The sailor from the iconic V-J Day in Times Square picture has died

Best of luck to those new Lieutenants.

(Periscope Games)

There is no minimap

Most modern first-person shooters feature some sort of minimap in the corner of your screen that highlights objectives — but not Post Scriptum. If you want to know what’s going on, you have to pull the map up. Even then, your squad leader has to mark things down for everyone and actually communicate things.

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Hackers can take a hidden test to become mid-grade officers in the US Army’s Cyber Command

As cyber attacks on the US become commonplace, disorienting, and potentially damaging to the US’s fundamental infrastructure, the US Army’s Cyber Command reached out to civilian hackers in a language they could understand — hidden hacking puzzles online.


In the opening sequence of a Go Army commercial for Cyber Command, green text scrolls on a vacant computer as the narrator details the ominous state of cyber crime today. Viewers who watch closely will find a URL at the bottom of the screen that leads to Recruitahacker.net.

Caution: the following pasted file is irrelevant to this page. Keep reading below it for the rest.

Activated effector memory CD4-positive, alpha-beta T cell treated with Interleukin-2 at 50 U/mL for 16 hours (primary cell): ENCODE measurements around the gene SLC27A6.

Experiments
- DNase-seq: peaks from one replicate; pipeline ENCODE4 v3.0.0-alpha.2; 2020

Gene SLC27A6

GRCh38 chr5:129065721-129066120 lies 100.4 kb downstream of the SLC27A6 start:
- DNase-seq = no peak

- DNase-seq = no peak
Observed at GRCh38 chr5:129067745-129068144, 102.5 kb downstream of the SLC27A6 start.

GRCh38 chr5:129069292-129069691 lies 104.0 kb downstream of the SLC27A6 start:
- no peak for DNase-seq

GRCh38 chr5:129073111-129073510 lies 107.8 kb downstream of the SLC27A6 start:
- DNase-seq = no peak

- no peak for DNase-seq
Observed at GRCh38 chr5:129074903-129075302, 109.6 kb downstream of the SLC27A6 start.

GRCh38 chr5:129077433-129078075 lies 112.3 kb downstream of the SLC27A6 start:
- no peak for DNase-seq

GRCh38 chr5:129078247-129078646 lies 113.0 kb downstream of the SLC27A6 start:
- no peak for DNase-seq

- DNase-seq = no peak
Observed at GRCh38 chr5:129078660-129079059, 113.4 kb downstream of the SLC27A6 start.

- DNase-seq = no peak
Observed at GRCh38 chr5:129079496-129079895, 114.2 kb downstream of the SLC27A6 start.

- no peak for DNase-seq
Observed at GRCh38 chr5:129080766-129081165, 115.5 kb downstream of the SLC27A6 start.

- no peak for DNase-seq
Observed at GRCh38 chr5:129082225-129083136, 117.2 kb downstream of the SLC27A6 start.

From there, the user can enter rudimentary commands and access a hacking puzzle. Lt. Gen. Paul M. Nakasone told reporters at Defense One’s Tech Summit on July 13 that of the 9.8 million people who viewed the ad online, 800,000 went on to attempt the hacking test. Only 1% passed.

https://www.youtube.com/watch?v=0LZnOorfS_Q
Business Insider attempted the test and failed swiftly.

“We have the world’s adversaries trying to come at our nation,” said Nakasone, who explained that in the next few months qualified hackers could undergo “direct commissioning” and find themselves as “mid-grade officers” in the Army’s Cyber Command. Hackers who can pass the test online will be invited to apply for a role within the Department of Defense.

With Russia’s attempts to hack into voting systems during the 2016 presidential election and its alleged infiltration of US nuclear power plants keeping the US’s cyber vulnerabilities constantly in the news, Nakasone said Cyber Command will put together 133 teams to do battle in the cyber realm.

In light of the recent attacks, Nakasone said he’s seen “more enthusiasm or desire to serve and join the government or military” and that he looks forward to bringing civilians into the battle against foreign cyber crime.